I was just sitting down to write this week's column when the Red Arrows flew right over my head.

I got goosebumps and felt the butterflies in my stomach as the whole of the UK marked the 75th anniversary of the end of the Second World War.

Then, at 11am, a two-minute silence to remember and bring us all together.

I felt a sense of being a part of something greater than oneself. There is an important lesson there for the times we are living in now.

War pulled us together as a nation. Will Covid-19 have the same impact?

In some ways I feel it already has, then in other ways I feel it has distanced us as a society.

When you hear from some people what the fear of Covid-19 has done to them, it has almost made them prisoners in their own homes.

I saw with my own eyes this week the effect the virus is having on people when I went to my local fishmongers.

As I approached the shop, this elderly lady started to go into a panic attack. She shouted “stay back”, but once I had calmed her down saying "don’t worry, I am also vulnerable" and stopped a few metres away from her, she started to speak with me.

The fear she was living in was real. She was shaken and in high-survival mode just to go to the shops to collect fish for her husband.

He, in turn, was too scared to leave his home. And as she waited for her fish, the poor lady had another panic attack where I ended up having to tell another woman to stay away from her.

It was a very surreal situation to be in but it did highlight to me that the mental scars of Covid-19 could be with us for a long time.

As I cycled home, I wondered if this lady and her husband would ever go back to the life they had before. How many people are living like this around the world? And what can we do to help them?

Unlike wartime, where we could come together as a community to rebuild and support each other, we are now told to stay away from each other, not to get closer than two metres to another human.

What will be the lasting effect of this on us as a society? It is well known how important a community is when it comes to people's mental health and I often ask myself how we can build this sense of community to help those who feel paralysed from Covid fear.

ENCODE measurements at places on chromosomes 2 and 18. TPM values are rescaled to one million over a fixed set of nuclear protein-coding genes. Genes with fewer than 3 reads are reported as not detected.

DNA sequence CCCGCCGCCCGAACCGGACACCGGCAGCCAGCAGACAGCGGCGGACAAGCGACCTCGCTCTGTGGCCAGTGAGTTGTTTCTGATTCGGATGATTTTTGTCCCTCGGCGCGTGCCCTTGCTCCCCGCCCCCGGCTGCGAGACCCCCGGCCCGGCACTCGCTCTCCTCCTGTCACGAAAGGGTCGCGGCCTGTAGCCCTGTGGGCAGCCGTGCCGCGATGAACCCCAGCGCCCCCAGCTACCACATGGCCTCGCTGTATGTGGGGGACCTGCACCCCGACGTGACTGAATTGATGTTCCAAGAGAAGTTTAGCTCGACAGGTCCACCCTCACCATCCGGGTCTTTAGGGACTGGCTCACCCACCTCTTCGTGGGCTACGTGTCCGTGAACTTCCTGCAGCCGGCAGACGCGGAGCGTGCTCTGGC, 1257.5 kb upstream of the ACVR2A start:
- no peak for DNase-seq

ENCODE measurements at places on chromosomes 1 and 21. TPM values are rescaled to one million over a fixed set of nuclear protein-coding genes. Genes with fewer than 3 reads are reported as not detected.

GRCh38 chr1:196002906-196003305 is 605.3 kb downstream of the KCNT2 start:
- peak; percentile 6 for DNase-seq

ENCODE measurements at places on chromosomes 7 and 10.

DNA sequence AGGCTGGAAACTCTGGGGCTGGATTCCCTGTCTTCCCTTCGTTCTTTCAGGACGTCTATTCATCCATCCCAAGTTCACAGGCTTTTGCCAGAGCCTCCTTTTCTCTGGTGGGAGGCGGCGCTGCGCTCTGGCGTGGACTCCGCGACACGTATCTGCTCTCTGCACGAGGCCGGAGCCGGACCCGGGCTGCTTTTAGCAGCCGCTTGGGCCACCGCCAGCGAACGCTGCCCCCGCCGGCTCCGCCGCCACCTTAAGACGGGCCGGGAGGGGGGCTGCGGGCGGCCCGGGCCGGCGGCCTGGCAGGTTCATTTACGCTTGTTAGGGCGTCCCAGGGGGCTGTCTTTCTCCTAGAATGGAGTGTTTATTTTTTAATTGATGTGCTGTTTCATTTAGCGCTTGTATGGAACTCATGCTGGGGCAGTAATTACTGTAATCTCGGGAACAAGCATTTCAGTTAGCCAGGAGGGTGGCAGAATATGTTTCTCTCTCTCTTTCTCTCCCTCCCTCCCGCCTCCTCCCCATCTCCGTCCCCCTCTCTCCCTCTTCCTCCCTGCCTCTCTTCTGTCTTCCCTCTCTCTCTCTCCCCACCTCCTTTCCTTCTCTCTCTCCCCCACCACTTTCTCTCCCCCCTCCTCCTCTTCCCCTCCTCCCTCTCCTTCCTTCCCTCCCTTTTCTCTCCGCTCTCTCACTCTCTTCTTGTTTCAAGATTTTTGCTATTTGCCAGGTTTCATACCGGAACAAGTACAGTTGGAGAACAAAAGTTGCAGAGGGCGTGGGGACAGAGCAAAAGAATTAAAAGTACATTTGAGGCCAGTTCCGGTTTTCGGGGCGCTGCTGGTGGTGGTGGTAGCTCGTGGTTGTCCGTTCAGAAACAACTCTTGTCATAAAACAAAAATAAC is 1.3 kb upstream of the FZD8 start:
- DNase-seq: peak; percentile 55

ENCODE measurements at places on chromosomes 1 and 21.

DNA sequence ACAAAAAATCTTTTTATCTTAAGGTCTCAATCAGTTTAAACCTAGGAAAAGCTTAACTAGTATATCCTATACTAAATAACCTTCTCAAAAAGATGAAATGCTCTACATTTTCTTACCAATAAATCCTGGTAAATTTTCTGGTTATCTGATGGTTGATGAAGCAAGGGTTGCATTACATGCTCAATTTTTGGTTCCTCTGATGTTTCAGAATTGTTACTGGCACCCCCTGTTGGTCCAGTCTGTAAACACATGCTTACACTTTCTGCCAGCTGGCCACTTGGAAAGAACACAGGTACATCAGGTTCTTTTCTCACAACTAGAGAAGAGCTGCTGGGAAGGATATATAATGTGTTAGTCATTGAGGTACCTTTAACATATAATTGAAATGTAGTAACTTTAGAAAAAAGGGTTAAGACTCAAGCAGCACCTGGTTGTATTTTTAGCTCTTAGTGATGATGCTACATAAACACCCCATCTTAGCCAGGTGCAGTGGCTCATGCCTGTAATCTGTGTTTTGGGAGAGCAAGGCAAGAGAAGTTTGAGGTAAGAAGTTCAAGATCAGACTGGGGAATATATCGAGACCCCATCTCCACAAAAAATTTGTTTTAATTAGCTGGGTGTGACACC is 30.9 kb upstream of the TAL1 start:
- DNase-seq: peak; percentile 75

There are lots of people creating communities online to bring us together and these are playing a crucial role in giving people the feeling of belonging. As I write this, it is nice to listen to the TV and feel part of the VE Day remembrance.

Highlighting such a traumatic time 75 years ago, and the fact we managed to get out the other end, somehow brings hope and positivity to our country at a time when we need it most.

In a time where we are all lacking physical connections, so to feel part of VE Day, especially for our elderly community is a very special moment.

As a nation and a world, it’s natural that we might be feeling a bit low currently.

This is a natural feeling and is linked to a hormone known as oxytocin, a chemical often referred to as the love hormone.

When we experience high levels of oxytocin, we generally feel better and are healthier.

But as this hormone comes from connecting with others, we might currently all be lacking some oxytocin – hence why we might be feeling a bit low some days.

How can we get more oxytocin when we can’t go about our normal life?

Just as our wartime compatriots connected in any way they knew how, we are lucky to live in a world where we can connect through technology.

There is no better example of this than what Mark Beaumont and Jenny Craig, who both hold world records for cycling around the world, put together from their homes with my old team-mates Steve Bate and Mel Nicolas.

It is called World In A Day, and it's a sporting community that has been built on the back of lockdown. After Steve told me about it and that he was getting up at 4am to cycle 240 miles on his turbo, I was very intrigued to find out more.

When I say intrigued, let me expand on that... I wasn’t physically intrigued to jump on a turbo and ride 240 miles, but I was keen to be part of the community.

The idea is to experience a day in the life of Mark's world-record cycle of doing 240 miles in one day.

However, this challenge has a slight twist. Unlike Mark's record-smashing effort, when he did it every day for 79 days on his own, this time he built a virtual peloton via Zoom where around another 100 riders and rowers joined to log their miles on their indoor trainers, all raising money for NHS charities.

As I joined the virtual peloton, the first thing I noticed was not just people cycling or rowing, but a group of people who had come together, with lots of conversation and people sharing stories.

A great example of creating a community to help others. It is certainly helping me. I joined the virtual peloton from the comfort of my sofa to chat with the team and share experiences to help them get through the day, and this week I ended up on for over three hours. The sense of community was incredible and it helped me get through a low day.